I stood there in a holy moment. Why had I just let that creature lie there for so long suffering? Why had I assumed its condition instead of investigating? Why had I been so slow to respond to my friend’s urgent face and plea for help?
It was just one stupid jellyfish. Who cares? But it wasn’t. It was me, and my friends, and all of us lying on the beach. Someone had taken the time to stop and look at us. Instead of leaving us for dead, or looking at our misery out of curiosity or warning, or trying feed off our helplessness, someone took the time to lean down, get close, and look for signs of life. Someone bothered to bring us back to the Living Water.
After high-fives for our heroic rescue, Heather told us that the brain is in the jelly’s dome. “You could see things working and moving in there.” she said with wonder. The true wonder is that she had to get close enough to see that. She had to risk herself to rescue it.
Rescue. God’s heart beats with a desire for rescue. Take time today to look at people around you. Who lies helpless on the beach in need of someone to get him or her back in the water of life? Don’t assume you already know the diagnosis. Look for signs of life.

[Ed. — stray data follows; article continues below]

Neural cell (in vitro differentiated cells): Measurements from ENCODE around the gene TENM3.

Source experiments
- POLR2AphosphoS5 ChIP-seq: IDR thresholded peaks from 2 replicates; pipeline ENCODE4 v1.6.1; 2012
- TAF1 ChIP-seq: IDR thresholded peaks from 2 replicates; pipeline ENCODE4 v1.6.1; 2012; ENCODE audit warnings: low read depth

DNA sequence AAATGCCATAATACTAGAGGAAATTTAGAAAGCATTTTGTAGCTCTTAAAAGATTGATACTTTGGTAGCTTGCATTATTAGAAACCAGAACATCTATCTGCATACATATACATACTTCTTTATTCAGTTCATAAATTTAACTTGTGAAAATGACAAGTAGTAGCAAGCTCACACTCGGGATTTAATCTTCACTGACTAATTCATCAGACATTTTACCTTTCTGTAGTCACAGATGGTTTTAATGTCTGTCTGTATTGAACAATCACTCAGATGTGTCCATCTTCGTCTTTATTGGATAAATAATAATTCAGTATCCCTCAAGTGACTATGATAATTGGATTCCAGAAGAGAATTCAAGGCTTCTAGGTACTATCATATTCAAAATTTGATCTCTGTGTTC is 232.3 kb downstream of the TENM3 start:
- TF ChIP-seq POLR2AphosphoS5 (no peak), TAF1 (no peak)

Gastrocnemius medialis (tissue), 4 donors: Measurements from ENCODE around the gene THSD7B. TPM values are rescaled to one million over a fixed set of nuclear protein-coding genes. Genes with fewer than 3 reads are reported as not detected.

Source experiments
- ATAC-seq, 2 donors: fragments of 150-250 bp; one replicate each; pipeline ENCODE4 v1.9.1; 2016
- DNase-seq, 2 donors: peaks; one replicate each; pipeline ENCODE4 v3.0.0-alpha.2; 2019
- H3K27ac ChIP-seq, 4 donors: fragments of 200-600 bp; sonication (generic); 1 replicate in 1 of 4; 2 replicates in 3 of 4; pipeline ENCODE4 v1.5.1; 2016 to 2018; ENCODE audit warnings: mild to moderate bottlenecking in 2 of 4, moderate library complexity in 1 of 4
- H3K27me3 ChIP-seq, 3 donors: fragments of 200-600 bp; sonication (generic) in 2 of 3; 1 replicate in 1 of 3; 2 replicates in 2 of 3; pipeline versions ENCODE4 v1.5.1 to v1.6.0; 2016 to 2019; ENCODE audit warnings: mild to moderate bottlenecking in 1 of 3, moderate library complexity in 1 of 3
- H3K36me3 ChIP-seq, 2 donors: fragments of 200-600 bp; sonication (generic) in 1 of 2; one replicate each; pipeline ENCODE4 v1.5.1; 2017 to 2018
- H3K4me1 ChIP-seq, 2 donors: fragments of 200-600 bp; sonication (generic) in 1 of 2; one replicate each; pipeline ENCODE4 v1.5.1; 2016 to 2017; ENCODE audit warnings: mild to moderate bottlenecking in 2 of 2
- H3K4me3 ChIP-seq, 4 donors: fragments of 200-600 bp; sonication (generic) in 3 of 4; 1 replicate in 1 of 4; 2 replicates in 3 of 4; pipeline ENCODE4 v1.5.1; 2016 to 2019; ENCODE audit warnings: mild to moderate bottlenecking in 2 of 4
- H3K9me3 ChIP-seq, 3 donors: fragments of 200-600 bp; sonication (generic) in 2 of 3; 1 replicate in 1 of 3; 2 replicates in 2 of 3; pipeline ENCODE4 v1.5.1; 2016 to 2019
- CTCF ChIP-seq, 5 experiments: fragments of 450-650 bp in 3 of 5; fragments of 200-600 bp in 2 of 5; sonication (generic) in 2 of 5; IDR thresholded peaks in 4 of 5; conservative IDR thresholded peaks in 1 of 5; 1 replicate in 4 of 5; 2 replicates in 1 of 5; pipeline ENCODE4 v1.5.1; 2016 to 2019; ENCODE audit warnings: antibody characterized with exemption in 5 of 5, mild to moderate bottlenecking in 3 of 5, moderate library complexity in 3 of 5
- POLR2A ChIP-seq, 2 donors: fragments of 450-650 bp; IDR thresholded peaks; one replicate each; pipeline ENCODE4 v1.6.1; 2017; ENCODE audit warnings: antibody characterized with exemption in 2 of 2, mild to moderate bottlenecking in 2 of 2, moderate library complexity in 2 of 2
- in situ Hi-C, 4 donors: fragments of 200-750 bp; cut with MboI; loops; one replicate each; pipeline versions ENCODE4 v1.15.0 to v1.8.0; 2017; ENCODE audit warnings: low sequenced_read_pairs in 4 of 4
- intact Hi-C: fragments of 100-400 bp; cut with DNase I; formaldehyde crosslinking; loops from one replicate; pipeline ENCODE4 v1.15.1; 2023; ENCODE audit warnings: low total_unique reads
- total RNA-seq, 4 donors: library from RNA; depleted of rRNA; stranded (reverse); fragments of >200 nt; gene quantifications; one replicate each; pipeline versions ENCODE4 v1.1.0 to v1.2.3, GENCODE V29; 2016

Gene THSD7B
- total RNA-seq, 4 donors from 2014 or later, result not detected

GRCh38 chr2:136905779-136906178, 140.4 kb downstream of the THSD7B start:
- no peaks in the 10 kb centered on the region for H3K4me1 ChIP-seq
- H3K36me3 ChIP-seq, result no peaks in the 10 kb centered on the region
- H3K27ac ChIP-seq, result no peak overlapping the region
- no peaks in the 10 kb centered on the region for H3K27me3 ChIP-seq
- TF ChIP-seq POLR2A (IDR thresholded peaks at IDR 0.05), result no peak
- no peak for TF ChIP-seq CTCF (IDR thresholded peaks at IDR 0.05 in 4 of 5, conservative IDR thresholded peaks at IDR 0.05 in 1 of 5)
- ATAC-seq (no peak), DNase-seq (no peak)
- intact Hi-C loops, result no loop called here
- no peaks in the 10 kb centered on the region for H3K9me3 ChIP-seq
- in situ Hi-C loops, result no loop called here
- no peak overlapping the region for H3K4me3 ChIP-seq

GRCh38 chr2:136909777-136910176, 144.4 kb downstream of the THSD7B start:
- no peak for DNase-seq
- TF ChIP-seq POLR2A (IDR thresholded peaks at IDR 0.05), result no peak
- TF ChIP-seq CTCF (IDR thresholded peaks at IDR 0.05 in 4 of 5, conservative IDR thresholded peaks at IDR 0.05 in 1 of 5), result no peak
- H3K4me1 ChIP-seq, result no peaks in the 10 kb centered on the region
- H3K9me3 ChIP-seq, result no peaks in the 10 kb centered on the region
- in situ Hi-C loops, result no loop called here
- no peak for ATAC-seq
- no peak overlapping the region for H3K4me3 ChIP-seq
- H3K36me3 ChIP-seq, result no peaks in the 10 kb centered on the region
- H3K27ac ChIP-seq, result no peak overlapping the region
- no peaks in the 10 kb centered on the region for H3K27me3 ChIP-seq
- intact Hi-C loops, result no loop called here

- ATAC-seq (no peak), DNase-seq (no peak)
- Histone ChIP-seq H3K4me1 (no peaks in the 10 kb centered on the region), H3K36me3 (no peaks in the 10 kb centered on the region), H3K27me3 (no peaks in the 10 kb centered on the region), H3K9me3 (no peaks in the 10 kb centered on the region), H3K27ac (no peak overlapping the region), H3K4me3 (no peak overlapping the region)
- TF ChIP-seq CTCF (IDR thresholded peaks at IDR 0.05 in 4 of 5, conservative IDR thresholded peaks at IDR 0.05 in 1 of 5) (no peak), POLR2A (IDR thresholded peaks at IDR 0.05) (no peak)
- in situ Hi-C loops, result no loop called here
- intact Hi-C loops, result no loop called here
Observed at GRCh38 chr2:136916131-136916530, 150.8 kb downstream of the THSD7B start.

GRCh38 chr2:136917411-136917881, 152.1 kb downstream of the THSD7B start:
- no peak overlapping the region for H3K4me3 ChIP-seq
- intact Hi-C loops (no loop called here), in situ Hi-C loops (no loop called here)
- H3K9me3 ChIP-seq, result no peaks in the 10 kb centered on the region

You don’t have to take them home to raise. Just give them a push back in the right direction so they can breathe again.
Be the person that makes a difference. Be the person who responds to a cry for help. You never know whose life will be saved. It might be your own.
Photo by Heather Terflinger
Marriage is a relational Rubik’s cube
I love this mind-tester. You keep moving the squares trying to get one color lined up and then the other side is jacked up. So you spend time trying to get that color matching and… well.. you know the rest. One silly square out of place. Is this frustrating or fun, or both? Am I crazy? stupid? And of course there are always the “smart ones” who slam it down completed in 12 seconds or less. Yeah. We hate those people.